🔎 Unit 1: Scientific Foundations of Psychology
1.0Unit 1 Overview: Scientific Foundations of Psychology
1.1Introducing Psychology: The Historical Progression of Psychology
1.2Research Methods in Psychology
1.3The Experimental Method
1.5Statistical Analysis in Psychology
🧠 Unit 2: Biological Bases of Behavior
2.0Unit 2 Overview: Biological Bases of Behavior
2.1Interaction of Heredity and Environment
2.3Overview of the Nervous System and the Neuron
2.7Tools for Examining Brain Structure and Function
2.8The Adaptable Brain: Neural Fluidity
👀 Unit 3: Sensation and Perception
3.0Unit 3 Overview: Sensation and Perception
3.1Principles of Sensation
3.2Principles of Perception
3.5Auditory Sensation and Perception
📚 Unit 4: Learning
4.0Unit 4 Overview: Learning
🤔 Unit 5: Cognitive Psychology
5.0Unit 5 Overview: Cognitive Psychology
5.1Introduction to Memory
5.5Forgetting and Memory Distortion
5.6Biological Bases of Memory
5.7Introduction to Thinking and Problem Solving
5.8Biases and Errors in Thinking
5.9Introduction to Intelligence
5.10Psychometric Principles and Intelligence Testing
👶 Unit 6: Developmental Psychology
6.0Unit 6 Overview: Developmental Psychology
6.1The Lifespan and Physical Development in Childhood
6.2Social Development in Childhood
6.3Cognitive Development in Childhood
6.5Adulthood and Aging
🤪 Unit 7: Motivation, Emotion, & Personality
7.0Unit 7 Overview: Motivation, Emotion, and Personality
7.1Theories of Motivation
7.2Specific Topics in Motivation
7.3Theories of Emotion
7.4Stress and Coping
7.5Introduction to Personality
7.6Psychoanalytic Theories of Personality
7.7Behaviorism and Social Cognitive Theories of Personality
7.8Humanistic Theories of Personality
7.9Trait Theories of Personality
🛋 Unit 8: Clinical Psychology
8.0Unit 8 Overview: Clinical Psychology
8.1Introduction to Psychological Disorders
8.2Psychological Perspectives and Etiology of Disorders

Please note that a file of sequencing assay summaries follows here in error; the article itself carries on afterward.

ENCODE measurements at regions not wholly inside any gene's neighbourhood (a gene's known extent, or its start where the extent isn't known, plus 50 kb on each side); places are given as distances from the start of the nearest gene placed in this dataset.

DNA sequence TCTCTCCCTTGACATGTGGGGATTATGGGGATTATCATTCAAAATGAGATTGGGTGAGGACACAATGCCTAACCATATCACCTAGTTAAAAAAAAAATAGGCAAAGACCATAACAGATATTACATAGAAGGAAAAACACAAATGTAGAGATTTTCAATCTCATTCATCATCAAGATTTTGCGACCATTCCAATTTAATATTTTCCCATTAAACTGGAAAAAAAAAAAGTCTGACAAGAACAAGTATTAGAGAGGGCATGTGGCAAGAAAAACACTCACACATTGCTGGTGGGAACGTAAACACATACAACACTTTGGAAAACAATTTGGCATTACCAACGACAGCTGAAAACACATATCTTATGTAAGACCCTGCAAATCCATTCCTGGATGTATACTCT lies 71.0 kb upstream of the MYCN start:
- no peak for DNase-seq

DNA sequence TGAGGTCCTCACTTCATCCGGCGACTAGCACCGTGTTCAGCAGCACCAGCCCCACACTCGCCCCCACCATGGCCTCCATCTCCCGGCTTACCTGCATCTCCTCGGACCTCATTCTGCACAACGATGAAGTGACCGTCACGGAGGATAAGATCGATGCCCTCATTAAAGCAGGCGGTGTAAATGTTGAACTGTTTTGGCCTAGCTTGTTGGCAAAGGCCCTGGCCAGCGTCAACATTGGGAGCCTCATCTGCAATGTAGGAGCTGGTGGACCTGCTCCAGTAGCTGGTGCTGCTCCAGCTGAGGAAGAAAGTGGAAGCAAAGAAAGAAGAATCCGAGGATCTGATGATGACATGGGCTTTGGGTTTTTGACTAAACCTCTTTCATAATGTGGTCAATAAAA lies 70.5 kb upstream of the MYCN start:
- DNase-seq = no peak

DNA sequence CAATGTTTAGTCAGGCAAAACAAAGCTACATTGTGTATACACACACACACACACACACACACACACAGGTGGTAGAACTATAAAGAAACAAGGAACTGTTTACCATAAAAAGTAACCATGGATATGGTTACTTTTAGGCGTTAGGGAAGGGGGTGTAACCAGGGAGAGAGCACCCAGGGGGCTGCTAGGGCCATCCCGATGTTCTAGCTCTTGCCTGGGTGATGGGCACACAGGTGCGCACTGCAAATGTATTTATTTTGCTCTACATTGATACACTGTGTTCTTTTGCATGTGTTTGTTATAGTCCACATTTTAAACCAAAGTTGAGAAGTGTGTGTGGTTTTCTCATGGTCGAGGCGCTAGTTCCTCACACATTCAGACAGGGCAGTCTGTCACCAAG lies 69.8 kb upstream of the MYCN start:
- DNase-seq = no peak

8.3Neurodevelopmental and Schizophrenic Spectrum Disorders
8.4Bipolar, Depressive, Anxiety, and Obsessive-Compulsive and Related Disorders
8.5Trauma- and Stressor Related, Dissociative, and Somatic Symptom and Related Disorders
8.6Feeding and Eating, Substance and Addictive, and Personality Disorders
8.7Introduction to Treatment of Psychological Disorders
8.8Psychological Perspectives and Treatment of Disorders
8.9Treatment of Disorders from the Biological Perspective
👫 Unit 9: Social Psychology
9.0Unit 9 Overview: Social Psychology
9.1Attribution Theory and Person Perception
9.2Attitude Formation and Attitude Change
9.3Conformity, Compliance, and Obedience
9.4Group Influences on Behavior and Mental Processes
9.5Bias, Prejudice, and Discrimination
9.6Altruism and Aggression
🧐 Multiple Choice Questions (MCQ)
✍️ Free Response Questions (FRQ)
⏱️ 4 min read
August 8, 2020
In this key topic, it is important to remember that the environment🌳 is every external influence that exists. The environment often influence religion, politics, and our morals.
We all have 46 chromosomes (23 pairs) in each cell. These chromosomes are structures made up of DNA🧬 that contain our genes, which are studied in this chapter.
There are both expressed/active genes and inactive genes, which depends on your environment.
A genome is all of the genes that make up an organism.
An essential question that faces psychologists is the nature vs. nurture debate. Are we more influenced by our genes and heredity🧬 or by our experiences🧠? Biological psychologists in particular are interested in studying the links between our biological (genes, neurons, etc.) processes and psychological processes.
One group of behavioral psychologists, behavior geneticists, are interested in studying the power and limits of genetic and environmental influences on behavior. To do this we may look at mutations, chromosome pairs, DNA, genes, or even the entire human genome to see where minute differences can come into play.